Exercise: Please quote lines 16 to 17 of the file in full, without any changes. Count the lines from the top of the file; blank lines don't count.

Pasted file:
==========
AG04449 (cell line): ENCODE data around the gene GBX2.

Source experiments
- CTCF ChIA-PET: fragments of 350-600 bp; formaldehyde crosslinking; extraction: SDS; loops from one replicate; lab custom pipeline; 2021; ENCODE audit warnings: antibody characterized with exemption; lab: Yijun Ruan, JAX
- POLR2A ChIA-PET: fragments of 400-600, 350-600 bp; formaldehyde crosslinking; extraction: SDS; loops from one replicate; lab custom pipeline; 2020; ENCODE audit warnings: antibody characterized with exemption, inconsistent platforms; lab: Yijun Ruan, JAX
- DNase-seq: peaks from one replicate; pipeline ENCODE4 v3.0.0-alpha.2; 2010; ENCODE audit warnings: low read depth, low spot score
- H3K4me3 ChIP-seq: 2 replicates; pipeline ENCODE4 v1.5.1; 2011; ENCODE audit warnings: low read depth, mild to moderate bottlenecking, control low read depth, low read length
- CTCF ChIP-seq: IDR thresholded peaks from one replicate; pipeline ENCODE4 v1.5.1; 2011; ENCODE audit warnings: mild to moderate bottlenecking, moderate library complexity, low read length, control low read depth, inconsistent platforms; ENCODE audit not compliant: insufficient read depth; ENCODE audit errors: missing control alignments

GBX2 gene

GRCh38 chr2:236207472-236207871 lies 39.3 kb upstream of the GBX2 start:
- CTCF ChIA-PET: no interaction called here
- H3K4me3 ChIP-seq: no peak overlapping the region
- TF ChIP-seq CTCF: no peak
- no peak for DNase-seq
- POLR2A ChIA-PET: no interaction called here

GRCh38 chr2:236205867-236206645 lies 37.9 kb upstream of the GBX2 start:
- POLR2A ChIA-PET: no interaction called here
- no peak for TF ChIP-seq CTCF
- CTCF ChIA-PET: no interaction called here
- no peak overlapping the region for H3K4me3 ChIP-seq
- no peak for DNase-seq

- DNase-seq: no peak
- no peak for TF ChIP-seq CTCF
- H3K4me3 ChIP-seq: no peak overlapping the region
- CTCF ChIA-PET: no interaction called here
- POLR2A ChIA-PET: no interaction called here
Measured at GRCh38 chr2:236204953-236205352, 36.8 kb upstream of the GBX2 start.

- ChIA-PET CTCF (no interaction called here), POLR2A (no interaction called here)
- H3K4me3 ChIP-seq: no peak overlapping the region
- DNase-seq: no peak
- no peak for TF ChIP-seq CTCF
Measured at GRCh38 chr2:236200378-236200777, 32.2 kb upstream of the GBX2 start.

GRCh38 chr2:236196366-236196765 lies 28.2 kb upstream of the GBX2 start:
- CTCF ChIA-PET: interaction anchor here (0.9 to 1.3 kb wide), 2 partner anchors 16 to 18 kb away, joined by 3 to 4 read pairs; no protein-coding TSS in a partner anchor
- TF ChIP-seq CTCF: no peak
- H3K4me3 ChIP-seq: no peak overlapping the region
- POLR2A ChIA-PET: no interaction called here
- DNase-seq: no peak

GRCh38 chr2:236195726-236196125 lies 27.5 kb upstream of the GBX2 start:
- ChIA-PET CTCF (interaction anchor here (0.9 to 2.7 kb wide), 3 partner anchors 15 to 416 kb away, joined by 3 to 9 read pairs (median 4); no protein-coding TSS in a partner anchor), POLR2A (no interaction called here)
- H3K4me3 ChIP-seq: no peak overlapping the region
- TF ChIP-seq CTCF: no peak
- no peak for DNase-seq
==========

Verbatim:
- POLR2A ChIA-PET: no interaction called here
- no peak for TF ChIP-seq CTCF